Each new examination form is reviewed by a committee that includes classroom teachers.
The committee examines both the written response and multiple-choice sections to ensure that the examination is fair, and demonstrates fidelity to the curriculum.
Teachers help select student work for use in setting benchmarks and training scorers.
Teachers meet together to mark the written responses in a moderated process.
Scores are reviewed, benchmarked, and calibrated reviewed to achieve consistency.
Careful Design: Tasks and rubrics are
When these principles are followed, studies have found that assessments can be made comparable and valid across time, tasks, and raters
Well-developed systems with these features have produced inter-rater reliability with levels of agreement of 90% or higher.
Carefully designed performance assessments have been found to produce more successful evaluations of knowledge for English learners, special education students, and students who struggle in other ways than some traditional standardized tests.
(Task shells, uses of learning progressions)
-- Creation of systems for development, scoring, and auditing
-- Integration into PD
As a measure of the potential for technology to streamline performance testing, the National Assessment of Educational Progress has found that human and computer scoring of a set of physics simulations matches 96 percent of the time.
As part of an Investigation of why scientists use helium gas balloons to explore outer space and the atmosphere, students explore a simulated world-wide web:
“Some scientists study space with large helium gas balloons. These balloons are usually launched from the ground into space but can also be launched from a spacecraft near other planets.
Why do scientists use these gas balloons to explore outer space and the atmosphere instead of using satellites, rockets, or other tools? Base your answer on more than one web site.”
After a hands-on task in which students design,
conduct, and evaluate a scientific investigation,
“How do different amounts of helium affect the altitude
of a helium balloon? Support your answer with what
you saw when you experimented.”
At the state level (supported by consortia)…
3. When scientists design drugs against infectious agents, the term “designed drug” is often used.
A. Explain what is meant by this term. ________________________________________________________________________________________________________________________________
Scientists aim to develop a drug against a particular virus that infects humans. The virus has a protein coat and different parts of the coat play different roles in the infective cycle. Some sites assist in the attachment of the virus to a host cell; others are important in the release from a host cell. The structure is represented in the following diagram:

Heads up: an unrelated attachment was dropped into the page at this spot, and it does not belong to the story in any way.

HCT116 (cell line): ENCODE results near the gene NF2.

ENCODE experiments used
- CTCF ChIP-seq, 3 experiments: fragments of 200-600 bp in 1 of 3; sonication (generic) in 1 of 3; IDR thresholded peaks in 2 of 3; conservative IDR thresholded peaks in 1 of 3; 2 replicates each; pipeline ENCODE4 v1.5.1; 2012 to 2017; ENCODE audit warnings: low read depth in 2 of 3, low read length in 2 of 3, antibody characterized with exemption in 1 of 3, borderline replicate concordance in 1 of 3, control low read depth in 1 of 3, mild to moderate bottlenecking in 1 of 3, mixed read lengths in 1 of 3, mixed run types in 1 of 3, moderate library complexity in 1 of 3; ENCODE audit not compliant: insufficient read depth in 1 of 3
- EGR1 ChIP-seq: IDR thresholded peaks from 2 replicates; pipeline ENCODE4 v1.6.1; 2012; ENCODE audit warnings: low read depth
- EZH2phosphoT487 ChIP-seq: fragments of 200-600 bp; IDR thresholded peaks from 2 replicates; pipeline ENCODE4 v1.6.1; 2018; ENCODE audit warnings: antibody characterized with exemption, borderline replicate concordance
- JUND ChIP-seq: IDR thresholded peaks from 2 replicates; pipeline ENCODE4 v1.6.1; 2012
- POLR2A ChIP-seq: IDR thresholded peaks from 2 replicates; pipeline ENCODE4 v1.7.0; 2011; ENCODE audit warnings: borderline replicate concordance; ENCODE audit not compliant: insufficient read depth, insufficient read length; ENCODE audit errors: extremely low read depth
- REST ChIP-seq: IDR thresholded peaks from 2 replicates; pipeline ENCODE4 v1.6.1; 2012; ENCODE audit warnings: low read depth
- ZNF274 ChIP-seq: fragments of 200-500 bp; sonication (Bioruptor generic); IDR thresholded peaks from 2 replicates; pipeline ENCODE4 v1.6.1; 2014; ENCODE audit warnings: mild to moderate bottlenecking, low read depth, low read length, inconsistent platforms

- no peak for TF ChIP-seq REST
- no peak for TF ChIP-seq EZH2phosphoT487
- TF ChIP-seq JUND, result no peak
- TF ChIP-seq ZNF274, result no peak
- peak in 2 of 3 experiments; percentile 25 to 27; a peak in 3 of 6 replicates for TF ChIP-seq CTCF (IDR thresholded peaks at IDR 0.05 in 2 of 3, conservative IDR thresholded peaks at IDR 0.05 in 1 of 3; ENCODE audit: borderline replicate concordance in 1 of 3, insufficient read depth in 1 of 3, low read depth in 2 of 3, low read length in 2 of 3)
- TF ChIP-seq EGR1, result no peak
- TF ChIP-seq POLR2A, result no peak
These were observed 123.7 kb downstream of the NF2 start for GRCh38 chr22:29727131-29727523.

The virus reproduces by attaching itself to the
surface of a host cell and injecting its DNA into the host
cell. The viral DNA then uses the components of host cell
to reproduce its parts and hundreds of new viruses bud off
from the host cell. Ultimately the host cell dies.
B. Design a drug that will be effective against this virus. In your answer outline the important aspects you would need to consider. Outline how your drug would prevent continuation of the cycle of reproduction of the virus particle. Use diagrams in your answer. Space for diagrams is provided on the next page. ________________________________________________________________________________________________________________________________________________________________________________________________________________________________________________________________________________________________________________________________________________________________________________________________________________________________________________________________________________________________________________________________________________________________________________________________________________________________________________________________________________________________________________________________________________________________________________________________________________________________________________________________________________________________________________________________
Before a drug is used on humans, it is usually tested on animals. In this case, the virus under investigation also infects mice.
C. Design an experiment, using mice, to test the effectiveness of the drug you have designed. ________________________________________________________________________________________________________________________________________________________________________________________________________________________________________________________________________________________________________________________________________________________________________________________________________________________________________________________________________________________________________________________________________________________________________________________________________________________________________________________________________________________________________________________________________________________________________________________________________________________________________________________________________________________________________________________________________________________________________________________________
In Unit 3 Biology, students are assessed on 6 pieces of work related the 3 outcomes specified in the syllabus.
Consider what the highest-achieving states in the U.S. are doing:
-- MA, VT, ME, CT, NH, NJ
Look at innovative schools: New Tech, Envision, High Tech
Use assessment knowledge that has been developed nationwide:
education is for students to “learn to use their minds well” and to be able to apply what they know in the world beyond school
Suzanne Lane, Performance Assessment: The State of the Art.
Raymond Pecheone and Stuart Kahl, Developing Performance Assessments: Lessons from the United States.
Brian Stecher, Performance Assessment in an Era of Standards-Based Educational Accountability.
Jamal Abedi, Performance Assessments for English Language Learners.
Linda Darling-Hammond, with Laura Wentworth, Benchmarking Learning Systems: Student Performance Assessment in International Context.
Lawrence Picus, Will Montague, Frank Adamson, and Maggie Owens, A New Conceptual Framework for Analyzing the Costs of Performance Assessment.
Barry Topol, John Olson, and Edward Roeber, The Cost of New Higher Quality Assessments: A Comprehensive Analysis of the Potential Costs for Future State Assessments.
FUNDED BY FORD AND NELLIE MAE EDUCATION FOUNDATIONS